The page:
As a parent, I will not threaten your daughters upon meeting them. I would hope that other parents will hold the same respect for my sons. I don’t own my son’s body nor do you own your daughter’s body. What I do on my end is having open communication and trust. If something presents as wrong give me the formality I would give back and talk to me. Then comes talking to our children united to teach them respect and understand the world better. If my child is being abused by your child whether it’s female or male I will step in and take steps to ensure their safety. If my sons are the abusive ones I will fully protect your children as well. As parents this role is intimidating and I understand the passion behind the veiled threat.  I also have a clear understanding that as a parent it would be the same for your child as what I feel for my children. I am a mother who would do anything to protect my children from harm. I have learned in motherhood I need to step back and let their lives run its due course.  

I will not place guilt on the guiltless unless proven otherwise. Children deserve a better future with less unprecedented violence as they are our pathway to change.  We are at the melting pot of generations; breaking the wrongs before them, if we keep this cycle going of ownership of our children, it will continue with the idea of ownership of someone else’s body. This has been proven ineffective and only generates the idea of toxic relationships. We as parents can create a better future for the generation below us. Give future children a chance to grow by growing yourself first.

Written by Ali Johnson

One voice is all it takes.

Her face showed up in the news again for abuse charges laid on animals. I awoke to see her path of destruction laid out like a road map. I felt the flash of anger that I buried deep inside me to forget the crimes she commits. Stories of her victims came to light one after another. Each story presented the same showing the chronic abuse of good people who fell for her stories like a fish latching onto a hook. The worst of it showed she caused mass suffering again.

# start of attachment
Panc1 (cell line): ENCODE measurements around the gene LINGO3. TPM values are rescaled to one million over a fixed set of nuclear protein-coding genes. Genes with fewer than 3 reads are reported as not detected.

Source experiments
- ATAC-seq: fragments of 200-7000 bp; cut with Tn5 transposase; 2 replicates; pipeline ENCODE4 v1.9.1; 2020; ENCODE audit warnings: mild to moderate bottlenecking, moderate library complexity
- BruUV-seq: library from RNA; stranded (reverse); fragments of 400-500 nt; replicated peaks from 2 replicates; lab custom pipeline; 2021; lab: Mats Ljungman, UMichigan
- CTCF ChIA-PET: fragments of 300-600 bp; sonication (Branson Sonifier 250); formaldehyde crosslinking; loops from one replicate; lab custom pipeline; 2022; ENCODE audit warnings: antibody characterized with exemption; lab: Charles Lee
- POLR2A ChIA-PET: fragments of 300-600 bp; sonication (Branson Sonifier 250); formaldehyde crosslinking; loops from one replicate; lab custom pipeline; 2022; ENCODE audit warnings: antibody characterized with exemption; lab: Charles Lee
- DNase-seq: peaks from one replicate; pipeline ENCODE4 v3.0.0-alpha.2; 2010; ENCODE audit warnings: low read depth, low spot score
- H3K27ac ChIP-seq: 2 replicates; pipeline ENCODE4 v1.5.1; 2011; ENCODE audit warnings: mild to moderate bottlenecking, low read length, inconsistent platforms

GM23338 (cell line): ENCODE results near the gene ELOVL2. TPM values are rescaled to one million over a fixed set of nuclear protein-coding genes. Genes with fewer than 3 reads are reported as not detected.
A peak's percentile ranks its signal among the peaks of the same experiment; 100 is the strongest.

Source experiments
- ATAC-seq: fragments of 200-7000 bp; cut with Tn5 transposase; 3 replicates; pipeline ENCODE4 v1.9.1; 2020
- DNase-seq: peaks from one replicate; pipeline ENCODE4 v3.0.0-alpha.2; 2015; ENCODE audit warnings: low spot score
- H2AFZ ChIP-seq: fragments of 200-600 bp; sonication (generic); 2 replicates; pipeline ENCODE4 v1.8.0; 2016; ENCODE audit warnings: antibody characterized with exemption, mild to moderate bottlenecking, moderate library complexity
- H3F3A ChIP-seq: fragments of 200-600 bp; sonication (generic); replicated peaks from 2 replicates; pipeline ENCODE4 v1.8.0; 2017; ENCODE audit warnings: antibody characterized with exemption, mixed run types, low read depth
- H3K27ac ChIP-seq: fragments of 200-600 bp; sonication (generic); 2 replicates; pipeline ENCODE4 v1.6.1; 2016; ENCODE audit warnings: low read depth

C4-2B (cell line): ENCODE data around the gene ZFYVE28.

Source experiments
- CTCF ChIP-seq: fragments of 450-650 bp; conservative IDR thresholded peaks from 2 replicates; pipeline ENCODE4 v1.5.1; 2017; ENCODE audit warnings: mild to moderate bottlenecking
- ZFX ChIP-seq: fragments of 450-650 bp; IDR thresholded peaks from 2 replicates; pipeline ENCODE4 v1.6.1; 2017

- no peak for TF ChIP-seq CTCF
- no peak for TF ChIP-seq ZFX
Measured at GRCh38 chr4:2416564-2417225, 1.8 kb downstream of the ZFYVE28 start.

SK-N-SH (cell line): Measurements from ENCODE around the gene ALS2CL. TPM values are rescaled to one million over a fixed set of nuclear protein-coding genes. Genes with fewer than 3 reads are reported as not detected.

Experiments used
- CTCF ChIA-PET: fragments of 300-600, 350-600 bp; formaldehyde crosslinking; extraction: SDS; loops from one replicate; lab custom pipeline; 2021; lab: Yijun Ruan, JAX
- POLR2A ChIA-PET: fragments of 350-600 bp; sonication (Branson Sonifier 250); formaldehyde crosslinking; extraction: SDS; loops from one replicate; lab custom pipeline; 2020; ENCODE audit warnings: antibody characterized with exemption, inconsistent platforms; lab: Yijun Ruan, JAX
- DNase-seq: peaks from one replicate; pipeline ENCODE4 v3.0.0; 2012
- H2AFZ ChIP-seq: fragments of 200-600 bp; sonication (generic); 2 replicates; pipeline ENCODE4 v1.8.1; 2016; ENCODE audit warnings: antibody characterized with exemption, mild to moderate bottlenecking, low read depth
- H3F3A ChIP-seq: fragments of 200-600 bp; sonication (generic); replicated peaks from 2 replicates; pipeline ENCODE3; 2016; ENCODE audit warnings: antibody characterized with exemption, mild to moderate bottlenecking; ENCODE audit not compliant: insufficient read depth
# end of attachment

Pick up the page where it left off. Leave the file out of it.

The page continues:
I watched the media post my mothers picture again triggering the flash back of high school embarrassment yielded into anger. Everybody in my classroom knew I was Patricia Moore’s daughter, the daughter of an animal abuser. This time around the audience was all Canada. This time Canadians paid attention. The attention was a beacon of systematic failure from the SPCA, it also shone the light of incompetence of the Canadian legal system.

I again felt the anger in realization life meant nothing to her unless deemed necessary to carry on her tale of victimization. In hopes that a community can come together I was amazed at how many people came forth with information and advice. If it wasn’t for the Canadian equestrian society more horses would have died at her hands. Blood of animals are on her hands and yet on her Facebook page she claimed innocence, stating the Canadian legal system is witch hunting her. She then further posted that most of the equestrian society is bullying her. The problem with repeat animal abusers is lack of mental health detection for hidden illness. Why this lady should be allowed out; killing more animals, creating more fraud, is beyond me.